"My Brooklyn" documentary tackles Downtown Brooklyn rezoning, gentrification; week of screenings begins tonight
It will screen for a week beginning tonight at reRun Theater in DUMBO, with a special guest each night (tickets).
My Brooklyn trailer from Kelly Anderson on Vimeo.
The city encourages luxury residential development through subsidies to developers that are unnecessary in a hot real estate market like Downtown Brooklyn's. Residential subsidies totalled more than $200 million in 2011 alone, and they will continue for 10-25 years! This is money that could be distributed in ways that could benefit a wide cross-section of Brooklynites instead of just giving the most affluent residents a gigantic break on their real estate taxes.
Dean worked on a March 2005 Pratt Center for Community Development study of the Fulton Mall, which described a social divide between those who shop at the mall and those who live nearby:
This divide appears to be based as much on economic class as on race, as we frequently heard non-users criticize the merchandise at the Mall, saying it was “cheap” or “ghetto.” Interestingly, young African-Americans also used the term “ghetto” to describe the merchandise, but when probed they explained that they meant this as a compliment.The Pratt study recommended improvements in the mall appearance, a mix of uses in the old buildings, an improved public realm for visitors, an effort to "promote and enhance the current retail themes," and to engage a broad and diverse group of stakeholders.
Not all of that happened. Why does it matter that poorer black residents feel a loss? Because as historian Craig Wilder explains in the film, public policy has long disadvantaged black Brooklynites.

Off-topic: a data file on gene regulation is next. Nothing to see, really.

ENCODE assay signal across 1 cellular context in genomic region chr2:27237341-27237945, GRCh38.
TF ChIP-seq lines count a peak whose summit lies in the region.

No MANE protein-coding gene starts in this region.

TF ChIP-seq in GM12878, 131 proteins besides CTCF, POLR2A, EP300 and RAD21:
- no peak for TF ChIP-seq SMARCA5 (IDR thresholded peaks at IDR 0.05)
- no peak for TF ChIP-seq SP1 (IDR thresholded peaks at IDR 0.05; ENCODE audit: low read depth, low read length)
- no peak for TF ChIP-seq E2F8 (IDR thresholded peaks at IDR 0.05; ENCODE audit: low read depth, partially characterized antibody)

Also see the July 2007 report, Downtown Brooklyn’s Detour: The Unanticipated Impacts of Rezoning and Development on Residents and Businesses, prepared by the Pratt Center for FUREE (Families United for Racial and Economic Equality). FUREE worked with Anderson and Dean on the film.
Behind all this is demographic change. The New York Times reported last May:
Brooklyn, which accounted for 49,000 of the city’s 100,000 loss in black residents, experienced its own version of suburbanization as blacks moved from the borough’s densely populated center to the fringes in Canarsie and East New York.The Daily News reported:
Blacks were replaced by younger non-Hispanic whites — in the Bedford portion of Bedford-Stuyvesant, the white share of the population soared, from 4 percent to 26 percent — and to a lesser extent by Hispanic and Asian New Yorkers along a corridor flanking the L subway line. Brooklyn gained white, Hispanic and Asian residents.
A surge in the number of black residents has made East New York one of the fastest growing neighborhoods in Brooklyn, even as the black population across the borough and citywide fell dramatically.And how about this, from the Daily News last May: I scream, you scream: Prospect Heights’ pricey ice cream battle: Waits up to 30 minutes for $4.49 ice cream cone attracting nabe newcomers:
The black population increased by 13% in East New York from 2000 to 2010, according to a new analysis of census data by the Department of City Planning - absorbing many residents who were priced out of other neighborhoods as the borough’s black population fell by 6%.
Moving out of neighborhoods like Bedford Stuyvesant, some black residents left the city altogether, decamping for the suburbs or the South - but many of those who stayed in the borough ended up in East New York.
A pricey foodie ice cream wave has hit Prospect Heights with competing shops taking advantage of the once-gritty neighborhood’s rapid transformation into Brooklyn’s latest family utopia.
Hot weather crowds are packing into the stores where customers can wait up to 30 minutes for scoops of the highbrow organic and handmade treats that cost as much as $4.49 for a small single cone.
The confection craze is a reflection of the area’s change: Prospect Heights’ population of whites under the age of 18 doubled from 2000 to 2010, while the number of young blacks shrank by half, U.S. Census data shows.